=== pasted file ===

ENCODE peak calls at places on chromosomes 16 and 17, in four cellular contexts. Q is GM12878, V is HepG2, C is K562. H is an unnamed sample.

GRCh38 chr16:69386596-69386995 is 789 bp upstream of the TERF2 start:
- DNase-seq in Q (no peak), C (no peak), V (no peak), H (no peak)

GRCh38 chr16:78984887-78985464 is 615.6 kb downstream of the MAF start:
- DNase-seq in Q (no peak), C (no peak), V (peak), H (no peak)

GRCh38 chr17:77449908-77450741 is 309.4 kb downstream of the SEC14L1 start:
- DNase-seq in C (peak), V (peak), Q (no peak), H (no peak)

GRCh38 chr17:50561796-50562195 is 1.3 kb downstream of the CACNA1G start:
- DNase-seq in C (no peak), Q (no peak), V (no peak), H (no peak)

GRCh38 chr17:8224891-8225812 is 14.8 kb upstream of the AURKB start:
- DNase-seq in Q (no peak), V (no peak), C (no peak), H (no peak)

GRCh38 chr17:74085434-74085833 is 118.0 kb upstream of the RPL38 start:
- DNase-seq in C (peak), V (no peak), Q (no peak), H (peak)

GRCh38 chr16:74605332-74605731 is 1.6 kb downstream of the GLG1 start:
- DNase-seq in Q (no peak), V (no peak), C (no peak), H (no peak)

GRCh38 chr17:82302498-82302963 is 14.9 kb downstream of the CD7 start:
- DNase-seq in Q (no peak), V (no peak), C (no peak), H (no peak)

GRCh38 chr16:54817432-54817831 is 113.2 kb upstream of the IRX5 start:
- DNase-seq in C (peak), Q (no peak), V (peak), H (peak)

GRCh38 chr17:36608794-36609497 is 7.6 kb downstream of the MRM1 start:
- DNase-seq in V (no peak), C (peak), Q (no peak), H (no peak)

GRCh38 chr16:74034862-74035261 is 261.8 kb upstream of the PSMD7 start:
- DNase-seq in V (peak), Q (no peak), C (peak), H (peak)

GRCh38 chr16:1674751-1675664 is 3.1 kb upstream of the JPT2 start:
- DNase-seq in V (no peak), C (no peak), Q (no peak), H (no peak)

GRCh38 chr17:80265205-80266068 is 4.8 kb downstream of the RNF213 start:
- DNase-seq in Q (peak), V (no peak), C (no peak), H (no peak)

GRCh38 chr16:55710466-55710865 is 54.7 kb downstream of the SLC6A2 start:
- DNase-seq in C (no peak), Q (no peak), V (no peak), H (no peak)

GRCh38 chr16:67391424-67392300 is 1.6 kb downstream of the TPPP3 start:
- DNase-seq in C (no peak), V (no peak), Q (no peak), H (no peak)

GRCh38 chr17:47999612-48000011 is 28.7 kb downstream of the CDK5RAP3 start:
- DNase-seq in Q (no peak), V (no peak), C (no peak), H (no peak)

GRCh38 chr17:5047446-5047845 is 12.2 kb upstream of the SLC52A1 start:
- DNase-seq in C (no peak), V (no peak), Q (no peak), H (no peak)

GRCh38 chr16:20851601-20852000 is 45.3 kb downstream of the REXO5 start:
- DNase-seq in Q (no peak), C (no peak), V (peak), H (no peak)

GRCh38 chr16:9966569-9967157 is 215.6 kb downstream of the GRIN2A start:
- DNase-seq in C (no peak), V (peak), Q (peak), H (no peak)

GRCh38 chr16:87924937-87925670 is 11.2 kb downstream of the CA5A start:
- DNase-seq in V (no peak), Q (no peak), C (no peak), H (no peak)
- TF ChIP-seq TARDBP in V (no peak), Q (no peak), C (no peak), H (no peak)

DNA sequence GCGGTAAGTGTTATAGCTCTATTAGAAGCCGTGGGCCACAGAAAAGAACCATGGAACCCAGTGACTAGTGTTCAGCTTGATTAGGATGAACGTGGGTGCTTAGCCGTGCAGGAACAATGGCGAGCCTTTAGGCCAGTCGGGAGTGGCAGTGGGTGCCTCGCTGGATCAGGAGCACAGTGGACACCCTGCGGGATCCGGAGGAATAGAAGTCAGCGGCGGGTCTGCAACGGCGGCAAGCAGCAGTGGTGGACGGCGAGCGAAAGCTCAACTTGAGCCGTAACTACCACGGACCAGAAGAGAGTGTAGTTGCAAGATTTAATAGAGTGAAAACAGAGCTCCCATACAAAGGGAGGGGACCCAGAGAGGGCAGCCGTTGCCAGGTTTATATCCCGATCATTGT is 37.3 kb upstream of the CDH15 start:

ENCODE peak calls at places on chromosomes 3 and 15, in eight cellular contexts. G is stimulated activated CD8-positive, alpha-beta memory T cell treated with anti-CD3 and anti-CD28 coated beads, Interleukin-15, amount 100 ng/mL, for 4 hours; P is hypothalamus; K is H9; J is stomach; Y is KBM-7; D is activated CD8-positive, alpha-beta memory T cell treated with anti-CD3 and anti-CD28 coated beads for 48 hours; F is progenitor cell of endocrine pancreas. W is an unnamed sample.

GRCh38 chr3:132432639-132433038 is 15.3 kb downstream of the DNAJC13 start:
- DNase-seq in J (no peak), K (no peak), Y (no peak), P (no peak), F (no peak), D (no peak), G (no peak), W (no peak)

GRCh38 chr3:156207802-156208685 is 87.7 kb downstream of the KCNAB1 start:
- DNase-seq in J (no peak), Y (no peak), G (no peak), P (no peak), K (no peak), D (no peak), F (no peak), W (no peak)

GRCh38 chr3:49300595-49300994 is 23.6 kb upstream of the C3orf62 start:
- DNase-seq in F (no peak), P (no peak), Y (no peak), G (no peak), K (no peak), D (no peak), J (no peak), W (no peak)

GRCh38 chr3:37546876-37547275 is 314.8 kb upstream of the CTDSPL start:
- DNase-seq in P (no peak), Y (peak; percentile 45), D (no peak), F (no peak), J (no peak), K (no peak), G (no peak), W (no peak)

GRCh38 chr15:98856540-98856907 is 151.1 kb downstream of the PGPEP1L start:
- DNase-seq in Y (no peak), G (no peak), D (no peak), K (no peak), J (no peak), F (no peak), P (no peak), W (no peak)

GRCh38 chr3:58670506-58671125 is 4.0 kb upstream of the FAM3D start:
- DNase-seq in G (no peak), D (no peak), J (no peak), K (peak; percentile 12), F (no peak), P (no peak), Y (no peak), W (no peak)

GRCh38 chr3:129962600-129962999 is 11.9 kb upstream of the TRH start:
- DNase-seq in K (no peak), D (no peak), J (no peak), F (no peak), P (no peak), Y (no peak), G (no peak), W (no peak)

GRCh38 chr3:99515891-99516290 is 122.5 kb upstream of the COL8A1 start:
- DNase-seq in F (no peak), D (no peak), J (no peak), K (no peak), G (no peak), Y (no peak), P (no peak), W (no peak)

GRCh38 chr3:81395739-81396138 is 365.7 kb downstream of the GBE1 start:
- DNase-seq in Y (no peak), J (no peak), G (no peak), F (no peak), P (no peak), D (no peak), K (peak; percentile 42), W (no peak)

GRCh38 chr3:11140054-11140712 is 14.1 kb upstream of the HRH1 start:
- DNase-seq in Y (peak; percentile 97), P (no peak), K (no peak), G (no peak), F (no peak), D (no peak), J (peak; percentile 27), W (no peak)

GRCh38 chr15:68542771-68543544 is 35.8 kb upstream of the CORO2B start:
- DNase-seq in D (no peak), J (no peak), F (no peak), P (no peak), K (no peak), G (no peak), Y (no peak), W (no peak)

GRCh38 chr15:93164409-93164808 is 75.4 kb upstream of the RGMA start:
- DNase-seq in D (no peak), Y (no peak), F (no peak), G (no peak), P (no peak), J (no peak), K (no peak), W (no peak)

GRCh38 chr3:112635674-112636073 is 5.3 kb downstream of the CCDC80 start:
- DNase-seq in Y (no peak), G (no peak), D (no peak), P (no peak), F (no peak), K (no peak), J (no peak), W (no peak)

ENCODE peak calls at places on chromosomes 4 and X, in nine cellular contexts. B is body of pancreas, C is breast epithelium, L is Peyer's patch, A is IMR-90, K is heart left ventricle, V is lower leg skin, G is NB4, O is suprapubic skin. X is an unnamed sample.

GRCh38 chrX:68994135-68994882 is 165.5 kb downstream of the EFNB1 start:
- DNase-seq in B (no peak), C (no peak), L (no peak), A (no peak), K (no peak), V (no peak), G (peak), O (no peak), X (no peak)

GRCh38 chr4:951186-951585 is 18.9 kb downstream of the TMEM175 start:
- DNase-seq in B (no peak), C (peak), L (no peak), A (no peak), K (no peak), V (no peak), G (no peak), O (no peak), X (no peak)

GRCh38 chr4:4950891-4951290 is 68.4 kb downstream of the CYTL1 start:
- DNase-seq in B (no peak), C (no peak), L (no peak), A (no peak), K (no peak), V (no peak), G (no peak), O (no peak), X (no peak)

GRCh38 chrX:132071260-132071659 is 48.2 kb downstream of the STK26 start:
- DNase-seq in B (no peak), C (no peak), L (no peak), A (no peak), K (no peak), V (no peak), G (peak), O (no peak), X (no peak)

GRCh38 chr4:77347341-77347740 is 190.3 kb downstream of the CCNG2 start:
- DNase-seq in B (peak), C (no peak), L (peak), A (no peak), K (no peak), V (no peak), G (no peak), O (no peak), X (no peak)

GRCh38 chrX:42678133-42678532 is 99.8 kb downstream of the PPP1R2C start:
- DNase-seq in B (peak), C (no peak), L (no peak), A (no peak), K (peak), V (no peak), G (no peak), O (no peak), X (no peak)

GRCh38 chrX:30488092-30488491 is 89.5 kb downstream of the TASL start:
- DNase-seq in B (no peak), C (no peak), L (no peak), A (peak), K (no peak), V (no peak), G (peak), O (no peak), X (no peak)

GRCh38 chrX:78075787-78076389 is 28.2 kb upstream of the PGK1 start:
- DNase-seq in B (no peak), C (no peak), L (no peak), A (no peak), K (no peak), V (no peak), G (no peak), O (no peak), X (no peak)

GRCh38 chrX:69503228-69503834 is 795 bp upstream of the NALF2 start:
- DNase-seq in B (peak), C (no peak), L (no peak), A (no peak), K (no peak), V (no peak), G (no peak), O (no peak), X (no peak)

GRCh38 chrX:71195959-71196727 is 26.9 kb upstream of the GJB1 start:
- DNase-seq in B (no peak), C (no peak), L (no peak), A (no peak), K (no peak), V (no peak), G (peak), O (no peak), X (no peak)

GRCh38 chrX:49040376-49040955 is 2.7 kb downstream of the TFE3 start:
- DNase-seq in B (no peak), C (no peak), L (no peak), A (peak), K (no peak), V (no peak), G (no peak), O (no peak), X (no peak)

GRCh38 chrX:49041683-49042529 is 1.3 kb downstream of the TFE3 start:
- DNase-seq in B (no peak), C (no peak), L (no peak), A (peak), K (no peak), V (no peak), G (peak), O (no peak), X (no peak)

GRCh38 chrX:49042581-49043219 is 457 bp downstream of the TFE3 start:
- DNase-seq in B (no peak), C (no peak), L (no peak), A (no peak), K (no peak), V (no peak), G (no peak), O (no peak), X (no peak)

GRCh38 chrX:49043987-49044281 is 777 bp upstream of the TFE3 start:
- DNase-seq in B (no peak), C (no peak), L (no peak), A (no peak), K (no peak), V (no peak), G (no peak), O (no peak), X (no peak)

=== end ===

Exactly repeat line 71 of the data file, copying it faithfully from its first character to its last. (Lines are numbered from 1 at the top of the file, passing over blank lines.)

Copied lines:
ENCODE peak calls at places on chromosomes 4 and X, in nine cellular contexts. B is body of pancreas, C is breast epithelium, L is Peyer's patch, A is IMR-90, K is heart left ventricle, V is lower leg skin, G is NB4, O is suprapubic skin. X is an unnamed sample.